Bible Reflection (9 March 2024)

4th Sunday of Lent Year B

2 Chronicles 36:14-16,19-23
Ephesians 2:4-10
John 3:14-21

This Lent, let me prepare my heart for conversion.

My brothers and sisters, what is bothering you? This might seem like a strange question to ask out of the blue. However, if we pause for a moment and reflect on our life honestly and truthfully, it is not such a strange question after all. Indeed, for all of us – without exceptions – there is something in our life that bothers us. Behind the facade of happiness, behind the facade of piousness in our Lenten observations, we are not at peace. For some of us, it may be a broken relationship with a loved one. It may be regrets from a past wrong. It may be the harbouring of vengeance and unforgiveness towards someone who hurt us. It may be jealousy towards a family member or a peer. Whatever it is, the negativity is eating away at us, robbing us of inner peace. In truth, it is a spiritual ailment. But what is the source of this spiritual ailment? How can we heal from it? For until we heal, we will not experience peace.

The truth is, whatever it is that is bothering me, it is bothering me because I am unable to let it go. And the reason I am unable to let it go is because I am unable to acknowledge that I am the one that is not letting it go. Why? Perhaps I think I have done nothing wrong in a relationship that turned sour. Perhaps I am unable to forgive someone. Perhaps I am unable to forgive myself. Perhaps I feel that somehow when someone is doing better than me and I am jealous, the problem is with them, not with me. My brothers and sisters, what we are feeling is the effect of sins – not other people’s – but our sins. Indeed, the lack of peace that we experience is the result of the devil having a stranglehold of our hearts on account of our sins.

Last week, we read the story of how Jesus cleansed the temple of all its vices. We reflected on how that temple in Jn 2 is in fact us, for we are the temples of God (1 Cor 3:16). And as long as we allow our vices and our sins to occupy the temple, Jesus cannot enter with the peace He brought for us with His life. But in spite of our rejection of Him, Jesus never stopped trying. He keeps reaching out to us, hoping that we will accept His love and be healed. In the First Reading this week, we read how, by their sins, the people have been unfaithful to God (verse 14). God repeatedly attempted to reach out to them and convert their hearts but the people kept rejecting Him by rejecting all of God’s prophets (verse 15-16). And so, the sins of the people finally caught up with them. The kingdom of Judah was plundered by the Babylonians and many were taken into exile to Babylon. (verse 19-20) They suffered under Babylonian rule for 70 years until once again, God showed His mercy. God stirred the heart of Cyrus, king of Persia, to let the people return to their homeland. We see this cycle repeated often, in the Bible and perhaps also in our lives. Because of their sins and unrepentance, the people suffered greatly. Then they cried out to God in repentance and God delivered them from their woes.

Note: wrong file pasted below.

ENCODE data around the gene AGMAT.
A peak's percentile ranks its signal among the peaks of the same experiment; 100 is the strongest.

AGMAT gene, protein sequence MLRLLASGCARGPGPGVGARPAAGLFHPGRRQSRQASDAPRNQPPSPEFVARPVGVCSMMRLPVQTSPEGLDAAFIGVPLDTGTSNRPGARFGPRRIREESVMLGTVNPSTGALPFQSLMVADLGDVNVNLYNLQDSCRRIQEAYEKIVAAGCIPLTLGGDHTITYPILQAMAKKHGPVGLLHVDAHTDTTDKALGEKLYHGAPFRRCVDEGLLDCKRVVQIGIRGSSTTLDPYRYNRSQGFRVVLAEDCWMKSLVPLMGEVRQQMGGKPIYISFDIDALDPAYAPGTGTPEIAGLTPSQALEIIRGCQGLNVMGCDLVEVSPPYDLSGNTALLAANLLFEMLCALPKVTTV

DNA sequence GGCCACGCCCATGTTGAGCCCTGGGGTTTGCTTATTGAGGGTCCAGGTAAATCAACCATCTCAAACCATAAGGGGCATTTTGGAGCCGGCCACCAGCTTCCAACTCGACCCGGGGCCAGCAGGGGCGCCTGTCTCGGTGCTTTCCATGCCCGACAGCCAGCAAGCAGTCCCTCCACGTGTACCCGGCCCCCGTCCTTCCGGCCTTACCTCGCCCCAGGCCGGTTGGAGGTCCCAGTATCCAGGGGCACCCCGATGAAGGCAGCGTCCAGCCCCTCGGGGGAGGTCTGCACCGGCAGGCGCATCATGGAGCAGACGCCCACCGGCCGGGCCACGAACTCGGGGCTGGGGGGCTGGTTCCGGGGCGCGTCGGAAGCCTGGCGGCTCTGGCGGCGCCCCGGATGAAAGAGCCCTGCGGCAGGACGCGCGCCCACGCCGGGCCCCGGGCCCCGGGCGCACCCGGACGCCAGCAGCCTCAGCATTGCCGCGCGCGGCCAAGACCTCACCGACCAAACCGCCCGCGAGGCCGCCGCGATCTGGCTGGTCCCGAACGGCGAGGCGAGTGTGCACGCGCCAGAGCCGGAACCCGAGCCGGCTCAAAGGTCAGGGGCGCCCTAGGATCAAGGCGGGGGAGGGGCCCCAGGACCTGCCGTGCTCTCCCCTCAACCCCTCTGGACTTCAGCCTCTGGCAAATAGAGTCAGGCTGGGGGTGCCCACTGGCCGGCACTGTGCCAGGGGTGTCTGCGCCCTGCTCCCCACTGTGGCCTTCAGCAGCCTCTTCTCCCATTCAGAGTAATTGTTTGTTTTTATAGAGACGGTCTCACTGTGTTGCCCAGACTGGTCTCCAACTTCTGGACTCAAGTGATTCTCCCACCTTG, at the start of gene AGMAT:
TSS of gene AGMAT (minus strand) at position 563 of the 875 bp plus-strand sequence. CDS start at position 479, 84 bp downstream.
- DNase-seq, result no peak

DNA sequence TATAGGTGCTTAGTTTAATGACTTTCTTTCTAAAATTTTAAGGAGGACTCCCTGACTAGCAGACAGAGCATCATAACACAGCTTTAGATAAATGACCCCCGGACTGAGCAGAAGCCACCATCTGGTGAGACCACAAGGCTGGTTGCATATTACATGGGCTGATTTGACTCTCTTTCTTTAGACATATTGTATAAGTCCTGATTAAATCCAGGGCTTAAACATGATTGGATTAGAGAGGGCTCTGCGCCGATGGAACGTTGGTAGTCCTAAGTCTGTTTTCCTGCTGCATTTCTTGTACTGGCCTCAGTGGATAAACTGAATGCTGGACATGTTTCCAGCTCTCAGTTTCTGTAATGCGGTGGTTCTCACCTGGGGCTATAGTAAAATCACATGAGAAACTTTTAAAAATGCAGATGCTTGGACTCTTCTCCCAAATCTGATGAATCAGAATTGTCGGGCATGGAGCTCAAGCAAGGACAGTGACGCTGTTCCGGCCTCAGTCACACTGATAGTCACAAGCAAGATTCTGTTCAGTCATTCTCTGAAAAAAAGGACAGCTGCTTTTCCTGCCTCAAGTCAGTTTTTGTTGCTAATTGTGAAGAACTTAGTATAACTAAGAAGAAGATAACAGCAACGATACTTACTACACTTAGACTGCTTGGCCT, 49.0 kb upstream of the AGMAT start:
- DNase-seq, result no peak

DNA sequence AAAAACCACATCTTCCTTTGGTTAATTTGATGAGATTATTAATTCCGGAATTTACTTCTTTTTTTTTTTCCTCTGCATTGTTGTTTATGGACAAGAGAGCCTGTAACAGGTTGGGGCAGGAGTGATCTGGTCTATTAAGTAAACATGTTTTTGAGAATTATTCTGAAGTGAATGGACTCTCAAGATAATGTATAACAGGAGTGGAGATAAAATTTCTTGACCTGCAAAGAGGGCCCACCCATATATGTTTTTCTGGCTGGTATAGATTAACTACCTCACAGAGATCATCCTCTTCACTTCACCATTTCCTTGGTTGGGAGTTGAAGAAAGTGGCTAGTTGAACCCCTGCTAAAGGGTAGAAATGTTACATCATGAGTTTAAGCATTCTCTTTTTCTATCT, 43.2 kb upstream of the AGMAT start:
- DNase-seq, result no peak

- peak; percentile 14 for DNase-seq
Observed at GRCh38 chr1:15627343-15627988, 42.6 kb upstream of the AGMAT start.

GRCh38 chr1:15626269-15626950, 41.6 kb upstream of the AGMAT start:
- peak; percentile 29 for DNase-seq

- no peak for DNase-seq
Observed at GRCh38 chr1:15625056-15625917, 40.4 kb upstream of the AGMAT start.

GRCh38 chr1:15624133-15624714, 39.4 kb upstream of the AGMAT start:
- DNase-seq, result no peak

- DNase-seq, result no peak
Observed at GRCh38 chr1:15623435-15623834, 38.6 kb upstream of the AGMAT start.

So, my brothers and sisters, if our sins are robbing us of our peace, do not make the same mistake as the people of Judah. Let us heed Jesus’ warning in the Gospel this week, “And this is the judgment, that the light has come into the world, and people loved darkness rather than light because their deeds were evil.” (verse 19) But alas, there are many who continue to reject God. They refuse to acknowledge the evil that is in their lives. They refuse to even accept that they need a saviour. Indeed, as Jesus succinctly observed in this week’s Gospel, “For all who do evil hate the light and do not come to the light, so that their deeds may not be exposed.” (verse 20) So we ask: Is Jesus talking about me? We ask: What is the sin by which the devil is having a stranglehold on my soul? Is it my pride? Is it my anger? Is it my greed? Is it my envy? Is it my unforgiveness? As St Paul explained in the Second Reading, in the present age, God has shown the same mercy through Jesus Christ. God loves us. so much so that He sacrifice His own Son in order to move our hearts, that “even when we were dead through our trespasses, made us alive together with Christ” (verse 5).

But it is not as if we deserve this love and mercy of our own merits. St Paul said in the Second Reading, “For by grace you have been saved through faith, and this is not your own doing; it is the gift of God – not the result of works, so that no one may boast.” (verse 8-9) Or, in the words of our Lord Himself in the Gospel this week, “For God so loved the world that he gave his only Son, so that everyone who believes in him may not perish but may have eternal life. Indeed, God did not send the Son into the world to condemn the world, but in order that the world might be saved through him.” (verse 16-17) Indeed, it is purely the mercy of God that He adopts us as His “children, then heirs, heirs of God and joint heirs with Christ” (Rom 8:17).

My brothers and sisters, this is what our Lenten journey is for. It is to awaken our hearts for conversion. This Lent, let us forgo our pride and come to Jesus. Let us be “those who do what is true come to the light, so that it may be clearly seen that their deeds have been done in God.” (verse 21) Peace be with you.